Ilya Zhitomirskiy, the 22-year-old co-founder of Diaspora, was found dead on Saturday in what the San Francisco Police Department is calling an apparent suicide. The coroner will determine Zhitomirskiy's exact cause of death within the next several weeks.
Zhitomirskiy founded Diaspora with three other students, Dan Grippi, Maxwell Zalsberg and Raphael Sofaer, at New York University in April 2010. The foursome thought up an idea for an open-source alternative to Facebook, as they were angered at the lack of privacy Facebook subjects its users to.
The History of Disapora
Looking to make $10,000 for the start-up company, Diaspora began fund-raising efforts on Kickstarter and raised over $100,000 in donations, one of which was from Facebook CEO Mark Zuckerberg.
I think it is a cool idea, Zuckerberg reportedly said.
Diaspora is marketed as being safe from corporations, advertisers and other threats to users' privacy on social networks, as it is not owned by any particular entity.
Our distributed design means no big corporation will ever control Diaspora. Diaspora will never sell your social life to advertisers, and you won't have to conform to someone's arbitrary rules or look over your shoulder before you speak, the developers said in September.
Diaspora means the movement, migration, or scattering of people away from an established or ancestral homeland, according to Merriam Webster.
What's Next for Diaspora?
In wake of the co-founder's death, Diaspora is planning to popularize the decentralizing social network that lets you be yourself and share however you want, with or without your real name.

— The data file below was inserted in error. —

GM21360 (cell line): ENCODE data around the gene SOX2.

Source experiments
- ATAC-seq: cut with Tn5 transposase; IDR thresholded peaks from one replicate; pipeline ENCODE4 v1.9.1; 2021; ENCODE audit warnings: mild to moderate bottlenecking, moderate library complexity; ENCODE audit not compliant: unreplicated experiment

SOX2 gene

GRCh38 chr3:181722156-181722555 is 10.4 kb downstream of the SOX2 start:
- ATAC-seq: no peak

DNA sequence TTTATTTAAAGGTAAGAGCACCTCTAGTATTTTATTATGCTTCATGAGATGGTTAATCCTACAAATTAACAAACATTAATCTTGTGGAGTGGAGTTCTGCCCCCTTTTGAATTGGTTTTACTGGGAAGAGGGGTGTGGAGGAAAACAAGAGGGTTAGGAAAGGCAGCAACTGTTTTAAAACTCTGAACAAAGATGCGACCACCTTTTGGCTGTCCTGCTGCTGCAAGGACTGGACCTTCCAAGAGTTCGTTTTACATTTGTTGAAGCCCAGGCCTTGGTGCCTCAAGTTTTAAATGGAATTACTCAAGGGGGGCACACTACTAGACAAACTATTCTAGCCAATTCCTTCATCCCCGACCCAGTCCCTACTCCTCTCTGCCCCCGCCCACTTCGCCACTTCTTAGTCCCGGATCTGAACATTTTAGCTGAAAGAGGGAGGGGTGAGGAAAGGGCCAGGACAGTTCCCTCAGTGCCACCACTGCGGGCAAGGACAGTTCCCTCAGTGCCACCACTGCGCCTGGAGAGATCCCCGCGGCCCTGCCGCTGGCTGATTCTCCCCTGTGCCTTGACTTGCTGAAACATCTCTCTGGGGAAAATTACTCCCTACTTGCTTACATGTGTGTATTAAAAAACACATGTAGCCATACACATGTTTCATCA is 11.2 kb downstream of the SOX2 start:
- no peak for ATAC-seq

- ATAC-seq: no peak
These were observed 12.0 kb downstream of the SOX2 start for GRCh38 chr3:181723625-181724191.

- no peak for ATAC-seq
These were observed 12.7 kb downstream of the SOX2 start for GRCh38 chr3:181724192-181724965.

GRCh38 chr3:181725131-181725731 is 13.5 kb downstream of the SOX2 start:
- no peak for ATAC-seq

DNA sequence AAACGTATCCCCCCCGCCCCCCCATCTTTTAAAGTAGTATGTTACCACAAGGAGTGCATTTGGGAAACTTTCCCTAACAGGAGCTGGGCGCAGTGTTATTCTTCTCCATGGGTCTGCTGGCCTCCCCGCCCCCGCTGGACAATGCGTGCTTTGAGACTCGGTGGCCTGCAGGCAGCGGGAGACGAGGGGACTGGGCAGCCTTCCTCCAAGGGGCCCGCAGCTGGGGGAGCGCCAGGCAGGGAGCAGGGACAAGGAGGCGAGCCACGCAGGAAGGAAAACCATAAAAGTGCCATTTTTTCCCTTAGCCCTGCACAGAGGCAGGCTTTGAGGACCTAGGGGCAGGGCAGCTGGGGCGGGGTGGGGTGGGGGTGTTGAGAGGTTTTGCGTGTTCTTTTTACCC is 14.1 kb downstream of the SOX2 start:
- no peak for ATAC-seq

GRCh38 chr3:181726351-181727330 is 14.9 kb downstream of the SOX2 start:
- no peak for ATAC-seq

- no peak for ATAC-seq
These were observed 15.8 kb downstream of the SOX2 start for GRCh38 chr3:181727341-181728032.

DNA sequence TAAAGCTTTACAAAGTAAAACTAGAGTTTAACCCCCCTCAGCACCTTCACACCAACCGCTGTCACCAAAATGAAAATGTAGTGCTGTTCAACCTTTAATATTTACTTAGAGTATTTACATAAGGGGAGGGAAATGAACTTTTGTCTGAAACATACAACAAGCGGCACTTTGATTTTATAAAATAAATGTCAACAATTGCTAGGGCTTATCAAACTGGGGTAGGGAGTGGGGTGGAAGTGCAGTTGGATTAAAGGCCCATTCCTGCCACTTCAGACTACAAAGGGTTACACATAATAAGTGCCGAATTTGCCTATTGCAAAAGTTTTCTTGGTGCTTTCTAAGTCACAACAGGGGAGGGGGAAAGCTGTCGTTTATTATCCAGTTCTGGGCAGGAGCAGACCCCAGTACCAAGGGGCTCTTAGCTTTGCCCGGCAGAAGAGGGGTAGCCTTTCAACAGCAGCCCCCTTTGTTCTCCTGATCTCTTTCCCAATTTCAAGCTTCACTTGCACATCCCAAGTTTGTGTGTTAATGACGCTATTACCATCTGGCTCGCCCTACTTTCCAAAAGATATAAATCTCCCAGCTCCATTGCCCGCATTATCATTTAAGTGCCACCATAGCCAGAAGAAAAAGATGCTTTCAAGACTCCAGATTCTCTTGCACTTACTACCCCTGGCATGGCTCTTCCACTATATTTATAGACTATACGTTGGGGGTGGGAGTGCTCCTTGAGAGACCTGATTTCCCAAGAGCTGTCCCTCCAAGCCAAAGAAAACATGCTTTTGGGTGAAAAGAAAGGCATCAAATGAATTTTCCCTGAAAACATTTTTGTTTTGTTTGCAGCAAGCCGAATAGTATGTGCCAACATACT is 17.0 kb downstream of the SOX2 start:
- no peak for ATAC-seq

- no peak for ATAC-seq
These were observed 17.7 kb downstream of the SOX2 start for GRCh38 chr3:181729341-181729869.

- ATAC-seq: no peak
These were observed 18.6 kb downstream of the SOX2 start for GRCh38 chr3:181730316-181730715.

On Sunday, the company sent out a round of invites to its alpha version just before word of Zhitomirskiy's death broke.
While it sent out the first round of invites in September 2010, Diaspora has since adopted new features like a hashtag following, direct messages, status updates, like buttons and notifications. Diaspora is also synced with an application known as Cubbi.es, which allows users to instantly post photos from all over the Internet by holding down shift and clicking any image.
To create a Diaspora account, users can build a profile from nothing or import their name, photos and posts directly from their Facebook account. Users are part of independently hosted servers with linked fellow users in friend circles called aspects, rather than one large web that connects everyone.
In fact, while most people consider Diaspora a threat to Facebook, similar to when Google+ launched, Diaspora has integration capabilities that make it an open-source complement Facebook or a solution to the problems Facebook presents, rather than a contender for social network domination.
Currently, the company has raised more than $200,000 in donations.